Suffer in Heaven

Suffer in Heaven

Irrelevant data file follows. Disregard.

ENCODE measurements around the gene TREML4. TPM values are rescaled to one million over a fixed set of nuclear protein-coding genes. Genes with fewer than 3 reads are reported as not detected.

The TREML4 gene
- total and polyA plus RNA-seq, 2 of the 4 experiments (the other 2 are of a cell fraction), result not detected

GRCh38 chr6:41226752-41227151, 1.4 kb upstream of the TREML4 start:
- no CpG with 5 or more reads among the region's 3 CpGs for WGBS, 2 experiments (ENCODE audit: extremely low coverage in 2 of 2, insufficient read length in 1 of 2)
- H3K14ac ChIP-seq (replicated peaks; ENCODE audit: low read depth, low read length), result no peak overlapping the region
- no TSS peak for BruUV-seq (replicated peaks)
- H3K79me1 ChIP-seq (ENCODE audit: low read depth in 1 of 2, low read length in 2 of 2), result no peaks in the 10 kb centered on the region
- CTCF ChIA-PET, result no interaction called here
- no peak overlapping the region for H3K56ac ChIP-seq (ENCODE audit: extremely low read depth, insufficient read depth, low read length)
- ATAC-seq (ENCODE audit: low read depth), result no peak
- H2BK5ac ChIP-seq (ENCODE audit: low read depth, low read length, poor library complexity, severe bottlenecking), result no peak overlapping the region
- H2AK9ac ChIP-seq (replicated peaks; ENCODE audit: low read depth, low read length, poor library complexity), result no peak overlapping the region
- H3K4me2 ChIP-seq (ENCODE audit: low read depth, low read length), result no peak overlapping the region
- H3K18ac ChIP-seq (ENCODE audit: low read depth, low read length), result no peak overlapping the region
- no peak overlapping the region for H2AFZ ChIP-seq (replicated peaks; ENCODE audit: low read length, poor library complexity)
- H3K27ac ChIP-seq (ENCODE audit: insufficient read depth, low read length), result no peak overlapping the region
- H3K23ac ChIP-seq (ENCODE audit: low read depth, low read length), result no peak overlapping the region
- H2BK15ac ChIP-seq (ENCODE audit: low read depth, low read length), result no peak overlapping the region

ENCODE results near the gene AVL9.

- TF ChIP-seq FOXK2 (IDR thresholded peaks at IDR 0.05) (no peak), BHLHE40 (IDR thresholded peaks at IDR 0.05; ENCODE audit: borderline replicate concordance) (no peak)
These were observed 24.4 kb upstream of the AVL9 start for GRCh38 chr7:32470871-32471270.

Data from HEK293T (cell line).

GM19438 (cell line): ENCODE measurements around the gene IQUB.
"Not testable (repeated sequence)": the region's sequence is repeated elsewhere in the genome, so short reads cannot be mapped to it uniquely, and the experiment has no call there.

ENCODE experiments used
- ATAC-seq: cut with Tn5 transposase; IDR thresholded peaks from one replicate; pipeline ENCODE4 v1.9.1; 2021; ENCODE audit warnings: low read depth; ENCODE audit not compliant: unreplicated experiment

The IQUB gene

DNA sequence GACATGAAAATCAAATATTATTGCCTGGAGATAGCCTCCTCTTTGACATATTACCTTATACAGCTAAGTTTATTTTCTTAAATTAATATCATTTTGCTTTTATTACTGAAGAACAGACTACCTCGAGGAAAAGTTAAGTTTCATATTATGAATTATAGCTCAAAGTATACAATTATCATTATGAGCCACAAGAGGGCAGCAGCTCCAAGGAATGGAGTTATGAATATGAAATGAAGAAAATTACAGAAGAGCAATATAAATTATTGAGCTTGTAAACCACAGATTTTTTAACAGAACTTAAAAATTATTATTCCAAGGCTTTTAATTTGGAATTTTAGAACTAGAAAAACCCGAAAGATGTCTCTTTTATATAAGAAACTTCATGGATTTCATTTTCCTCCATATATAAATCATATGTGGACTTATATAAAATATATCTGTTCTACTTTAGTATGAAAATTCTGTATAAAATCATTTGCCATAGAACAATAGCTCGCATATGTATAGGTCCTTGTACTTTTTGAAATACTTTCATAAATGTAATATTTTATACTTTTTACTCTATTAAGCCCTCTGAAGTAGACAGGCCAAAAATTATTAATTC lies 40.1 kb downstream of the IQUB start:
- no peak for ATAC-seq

With Suffer in Heaven, Salt Lake City deathcore squad Chelsea Grin unveil part two of their 2022 album, Suffer in Hell. “Thematically, I think this one’s more about self-empowerment,” guitarist Stephen Rutishauser tells Apple Music. “It’s slightly more reflective on human nature within the individual, as well as within everyone. And sonically, I think it’s probably the more intense of the two. I didn’t initially think that was the case, but after revisiting both albums, I think this one is more cutthroat and ripping.” The guitarist also points out that some of the songs—like “Orc March” and “Yhorm the Giant”—are more fantasy-based than anything on Suffer in Hell. “We’re all pretty nerdy,” Rutishauser says with a laugh. “On our 2018 album, Eternal Nightmare, we started touching more on real experience through a fantasy lens. I think some of that was a big influence from Trevor Strnad from The Black Dahlia Murder. That was his style. So, it was cool to present our ideas from a different point of view and sing about orcs and giants and stuff like that.” Below, he comments on each song. “Leave With Us” “There’s an audio clip at the beginning of this song, and it’s all based around the reference to Heaven’s Gate. The lyrics are about, ‘Come with us, you’ll wind up on this phenomenon occurring in the sky, and then we will be the all-powerful people.’ But the greater message is just about the danger of following an ideal blindly and being wooed by shiny but inevitably empty promises. It’s taken directly from the Heaven’s Gate story, but this kind of thing happens all the time, on all sorts of scales.” “Orc March” “This one’s definitely more of a middle-earth type thing. It’s from the perspective of a soldier or commander fighting against this onslaught of orcs. Again, we’re all pretty nerdy, so we love that type of stuff. But it discusses the sacrifices being made in fighting off this evil force, and the character in the song begins to feel they’re sacrificing their humanity. They’re starting to feel nothing when surrounded by all of this violence. It’s just about giving everything you have to fight off certain destruction for you, your family, and your people.” “Fathomless Maw” “This is more of a real-world type of song. It’s about subservience and us being cattle to some greater process but maintaining a facade of individuality or free will. The music video shows a guy who works 9-to-5, and he’s going insane living this repetitive, mundane cycle of life. It’s about living an unfulfilling life in service to some greater cause that doesn’t actually care that much about you, and the negative effect it can have on you over time. It’s encouraging people to serve themselves a little more.” “Soul Slave” “This one’s observing the phenomenon of holier-than-thou people who claim some righteousness for themselves. ‘I’m the best. I’m as good as it gets. I’m as pure of heart and mind as it gets.’ But then you observe their actions, and a lot of times people like this have this inherent bloodthirst. They wish to see themselves on top of their opponents. They’d rather see people around them fall than focus on themselves internally. In trying to be the best, they might be the worst. But they paint themselves differently.” “The Mind of God” “One day, [vocalist] Tom [Barber] pulled me aside and told me, ‘I have a secret for you. This song is really just about drinking water and staying hydrated.’ Tom is passionate about purified alkaline water, but if you read the message of the song, he frames it in a different way. I don’t think it’s literally about drinking water so much as persevering through adversity. I think a lot of people don’t realize they have this power to push through and overcome obstacles, and that it’s really just a learning process. Everyone has the power of self-realization.” “Yhorm the Giant” “The title is a reference to the Dark Souls video-game franchise, and it’s a character who sacrifices everything. He’s an inherently lonely protagonist. When there’s a threat against his people, he sacrifices so much to face it and keep it at bay, so that those around him can survive. But there’s no appreciation in the end. It’s an unnecessary act followed with sadness and pain, despite being for the greater good. Not that you should always expect praise and whatnot, but it’s a reflection on the wearing effects of giving it all just to get nothing.” “Sing to the Grave” “This one is super close to the heart for us. During the making of this record, we had quite a few friends pass away, and the song was written initially after one of our dearest friends, Diego Farris, passed away. He was an awesome musician. The song is a macabre take on wishing you could have a loved one back after their passing, and it’s from the perspective of, like, a mad scientist talking about putting you back together, like creating a zombie version of someone just to have them back in your life. You’re singing to the grave and wanting that person back. Some Pet Sematary vibes, for sure.” “The Path to Suffering” “This is about being your best self and not really regarding outside input. Obviously, there’s a degree to which that’s important, but it’s about just unashamedly being yourself and fighting for what you think is right. At the end of the day, if you do your best, then who’s there to judge you? Only you can really judge yourself. When people are fueling a fire with negativity, this is about creating your own bubble within the fire and being empowered on your own.”

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